Eat your ego with self biscuits
If anyone could be supposed to have erred on the side of narcissism in loving their ego, it's surely a well known comedian who rose to prominence on a personality that shone more brightly and brashly than those of the celebrities she used to cement her fame. But Wax's qualifications to speak on the topic of ego go beyond public exhibitions of over-confidence. She has openly spoken of her experience of depression, for which she still takes medication, has trained in psychotherapy to better understand her own mind, and now tirelessly campaigns on behalf of mental illness. Insofar as it's possible to really know a celebrity, it appears that Ruby Wax is a more humble character today.
From the 'pulpit' of Conway Hall, Wax delivered laugh-out-loud messages on ego that seemed to owe less to her current Masters studies in neuroscience and more to her tumultuous life experience. She described the "big genes" which programmed her to "avoid being a write-off" despite the obscurity that could have resulted from a nasty group of glossy-haired peers and an overbearing mother who dressed her daughter in dirndl and lederhosen (further inviting the taunts of the aforementioned peers).
She also talked about the unfortunate condition of having one brain, rather than two - the bitch being that when your ego is out of control, you are ultimately what's wrong with you: there's no second, rational consciousness in your head voicing a desperately needed dose of reality. Wax is now confidently able to separate her public persona from the 'real' Ruby, having long ago realised it was the fake version of herself getting invited to parties that the genuine woman would have never been interesting enough to attend.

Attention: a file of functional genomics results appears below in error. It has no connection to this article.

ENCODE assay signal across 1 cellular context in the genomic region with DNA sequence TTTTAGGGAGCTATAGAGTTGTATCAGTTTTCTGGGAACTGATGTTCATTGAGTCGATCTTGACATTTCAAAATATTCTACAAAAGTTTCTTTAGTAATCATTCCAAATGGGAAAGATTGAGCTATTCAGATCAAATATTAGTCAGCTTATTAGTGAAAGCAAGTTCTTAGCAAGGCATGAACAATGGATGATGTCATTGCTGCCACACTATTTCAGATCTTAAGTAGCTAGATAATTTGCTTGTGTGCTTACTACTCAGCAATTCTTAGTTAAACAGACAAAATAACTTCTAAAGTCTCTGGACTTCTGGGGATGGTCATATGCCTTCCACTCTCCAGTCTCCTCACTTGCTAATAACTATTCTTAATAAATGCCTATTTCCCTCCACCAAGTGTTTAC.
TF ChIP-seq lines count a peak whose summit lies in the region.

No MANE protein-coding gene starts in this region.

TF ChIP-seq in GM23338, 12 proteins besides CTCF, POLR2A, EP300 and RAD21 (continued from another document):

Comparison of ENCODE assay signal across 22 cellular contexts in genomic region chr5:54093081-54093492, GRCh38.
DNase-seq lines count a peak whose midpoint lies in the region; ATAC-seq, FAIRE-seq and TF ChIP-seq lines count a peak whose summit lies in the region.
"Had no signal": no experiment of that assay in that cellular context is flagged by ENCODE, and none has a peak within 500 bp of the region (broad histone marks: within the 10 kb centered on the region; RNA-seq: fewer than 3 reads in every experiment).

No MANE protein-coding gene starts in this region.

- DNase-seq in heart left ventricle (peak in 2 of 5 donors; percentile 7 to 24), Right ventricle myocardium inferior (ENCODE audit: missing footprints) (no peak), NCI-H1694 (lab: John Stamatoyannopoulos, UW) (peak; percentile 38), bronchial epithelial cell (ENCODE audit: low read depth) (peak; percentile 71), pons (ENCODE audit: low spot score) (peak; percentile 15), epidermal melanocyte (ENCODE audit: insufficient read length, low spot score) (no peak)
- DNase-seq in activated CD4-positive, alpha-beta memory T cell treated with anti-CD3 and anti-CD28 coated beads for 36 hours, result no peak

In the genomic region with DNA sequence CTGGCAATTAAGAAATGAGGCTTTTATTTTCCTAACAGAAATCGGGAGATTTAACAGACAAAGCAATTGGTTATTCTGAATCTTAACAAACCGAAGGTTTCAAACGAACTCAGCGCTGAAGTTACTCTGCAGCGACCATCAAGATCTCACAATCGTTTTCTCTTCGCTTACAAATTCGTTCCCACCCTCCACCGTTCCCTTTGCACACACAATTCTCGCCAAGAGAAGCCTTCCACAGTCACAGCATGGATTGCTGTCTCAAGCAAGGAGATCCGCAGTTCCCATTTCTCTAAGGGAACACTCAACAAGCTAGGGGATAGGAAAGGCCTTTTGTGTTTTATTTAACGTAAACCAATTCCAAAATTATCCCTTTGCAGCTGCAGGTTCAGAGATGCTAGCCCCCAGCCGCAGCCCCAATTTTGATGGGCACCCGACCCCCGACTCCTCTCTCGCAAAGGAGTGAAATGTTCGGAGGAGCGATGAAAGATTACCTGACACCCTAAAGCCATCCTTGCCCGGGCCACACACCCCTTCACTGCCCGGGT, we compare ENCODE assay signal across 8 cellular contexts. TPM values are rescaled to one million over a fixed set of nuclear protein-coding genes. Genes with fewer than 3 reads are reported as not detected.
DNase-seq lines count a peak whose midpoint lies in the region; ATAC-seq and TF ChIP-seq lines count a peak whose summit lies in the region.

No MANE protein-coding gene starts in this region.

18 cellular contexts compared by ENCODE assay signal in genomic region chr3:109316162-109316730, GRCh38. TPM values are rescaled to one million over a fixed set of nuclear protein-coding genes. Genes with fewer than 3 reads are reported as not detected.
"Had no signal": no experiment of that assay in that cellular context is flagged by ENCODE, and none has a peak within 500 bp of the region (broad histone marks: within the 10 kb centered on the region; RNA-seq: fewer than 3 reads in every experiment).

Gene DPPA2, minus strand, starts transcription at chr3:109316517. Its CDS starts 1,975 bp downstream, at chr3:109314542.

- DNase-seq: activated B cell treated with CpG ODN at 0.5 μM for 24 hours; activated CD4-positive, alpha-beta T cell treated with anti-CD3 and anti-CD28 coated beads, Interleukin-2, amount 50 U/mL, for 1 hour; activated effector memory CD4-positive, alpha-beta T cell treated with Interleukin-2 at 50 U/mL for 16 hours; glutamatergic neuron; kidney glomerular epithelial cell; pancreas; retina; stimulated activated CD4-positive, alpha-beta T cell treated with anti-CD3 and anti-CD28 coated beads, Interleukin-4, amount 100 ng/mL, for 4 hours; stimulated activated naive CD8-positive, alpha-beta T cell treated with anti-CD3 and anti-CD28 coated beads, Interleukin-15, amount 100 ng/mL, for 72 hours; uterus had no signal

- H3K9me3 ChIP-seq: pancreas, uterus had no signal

If there was a lesson in her sermon for all of us, it may have been that external levels of interest in your person should not act as a barometer of your satisfaction with who you are: confidence must come from within. But we had to search hard for that lesson! Once the sermon was finished and the final pop 'hymn' sung, a few people confessed over tea and biscuits that the sermon, rather than being about how to love our own egos, seemed to have been all about Ruby Wax.
By Michelle Newell
The School of Life's quirky Sunday Sermons are delivered monthly by maverick cultural figures, addressing different ideas for life. The next sermon, Oliver James on Envy, is on Sunday 29 November 2009. The cost is £10.00, including tea, biscuits, and optional confessional with the Devil.